4. Mitsy says:

    cdillon—It is sad that such a popular plant is so dangerous to pets!

    Jonnien—the oleander is under attack by the 'Glassy Wing Sharpshooter', a small insect that is introducing a bacterial infection that is eventually fatal.

    Brandon—The only way I was able to kill big oleander stumps was to burn them with small, very hot fires. Careful tending and hot burning reduces the toxic smoke. I built the fires much like a barbecue fire would be.

  5. Brandon says:

    Oh! Interesting! I had never thought of BBQ ing the root clumps away…. hmmmm, now where did I put the lighter fluid…… 🙂 B

  6. Cliff Livingstone says:

    Oleander – Have recently cut the hedge in half but can I put the clippings from the Oleander into the composter for use on the vegetable garden?



  7. dee says:

    Do not put oleander clippings in your composter! It is extremely toxic. Even California Oak leaves shouldn't be composted because the resins in the leaves kill other plants, but Oleander is poisonous.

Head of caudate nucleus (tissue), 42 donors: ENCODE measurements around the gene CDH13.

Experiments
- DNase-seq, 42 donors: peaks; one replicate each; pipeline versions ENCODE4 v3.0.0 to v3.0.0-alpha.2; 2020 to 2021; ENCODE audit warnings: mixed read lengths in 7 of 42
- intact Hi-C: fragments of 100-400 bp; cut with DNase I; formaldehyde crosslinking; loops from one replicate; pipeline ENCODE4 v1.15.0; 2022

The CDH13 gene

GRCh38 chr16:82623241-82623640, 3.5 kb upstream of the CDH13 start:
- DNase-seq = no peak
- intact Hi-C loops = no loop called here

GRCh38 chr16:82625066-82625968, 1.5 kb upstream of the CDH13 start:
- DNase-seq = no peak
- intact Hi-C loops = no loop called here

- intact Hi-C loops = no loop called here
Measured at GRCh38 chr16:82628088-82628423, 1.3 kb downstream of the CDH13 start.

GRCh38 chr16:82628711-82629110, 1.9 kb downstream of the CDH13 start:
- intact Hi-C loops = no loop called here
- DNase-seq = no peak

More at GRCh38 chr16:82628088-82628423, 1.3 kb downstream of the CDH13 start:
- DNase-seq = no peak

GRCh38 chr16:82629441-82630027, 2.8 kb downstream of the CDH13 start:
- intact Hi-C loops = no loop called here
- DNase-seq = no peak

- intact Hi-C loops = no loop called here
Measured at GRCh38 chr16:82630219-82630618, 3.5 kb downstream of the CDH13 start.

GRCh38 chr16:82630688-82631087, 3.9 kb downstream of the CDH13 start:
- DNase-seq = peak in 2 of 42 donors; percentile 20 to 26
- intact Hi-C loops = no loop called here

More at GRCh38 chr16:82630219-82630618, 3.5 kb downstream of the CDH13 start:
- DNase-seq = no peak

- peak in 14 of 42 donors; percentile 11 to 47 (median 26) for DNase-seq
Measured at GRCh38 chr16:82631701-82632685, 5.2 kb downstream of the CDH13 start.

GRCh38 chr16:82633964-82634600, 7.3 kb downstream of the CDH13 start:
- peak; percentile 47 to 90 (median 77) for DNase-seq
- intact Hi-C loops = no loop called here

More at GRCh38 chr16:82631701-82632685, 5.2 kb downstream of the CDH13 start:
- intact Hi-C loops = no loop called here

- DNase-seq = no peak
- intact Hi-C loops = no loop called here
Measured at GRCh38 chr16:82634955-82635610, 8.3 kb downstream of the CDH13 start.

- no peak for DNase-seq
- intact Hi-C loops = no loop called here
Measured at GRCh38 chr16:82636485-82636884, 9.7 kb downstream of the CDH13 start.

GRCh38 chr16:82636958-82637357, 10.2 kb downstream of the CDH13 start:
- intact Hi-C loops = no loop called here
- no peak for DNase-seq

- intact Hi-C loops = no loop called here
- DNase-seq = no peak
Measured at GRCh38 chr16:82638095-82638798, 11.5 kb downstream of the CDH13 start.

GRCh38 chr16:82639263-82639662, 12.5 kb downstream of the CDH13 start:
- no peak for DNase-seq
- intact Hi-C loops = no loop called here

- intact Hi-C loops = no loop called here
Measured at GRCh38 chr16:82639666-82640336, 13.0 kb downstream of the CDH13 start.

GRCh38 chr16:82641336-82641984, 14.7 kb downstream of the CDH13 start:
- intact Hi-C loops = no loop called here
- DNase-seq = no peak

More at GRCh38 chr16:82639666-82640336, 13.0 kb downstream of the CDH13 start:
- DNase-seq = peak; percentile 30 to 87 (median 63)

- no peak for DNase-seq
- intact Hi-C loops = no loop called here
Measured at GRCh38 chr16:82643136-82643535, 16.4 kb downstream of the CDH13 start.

8. Misty says:

    I cut 7 overgrown oleanders out of the yard of the house we recently purchased and got terrible skin irritation had to get cortisone shots and everything it was miserable. Now 4 months later it seem the warm weather is bring back the skin irritation ever heard of such a thing?

    • Dan says:

      My husband had the same thing, he has seen more than 3 doctors and it still comes back. He did exactly what you did. He cut back the oleander and got a bad rash and it comes and goes with the temperature.

  9. chris busenkell says: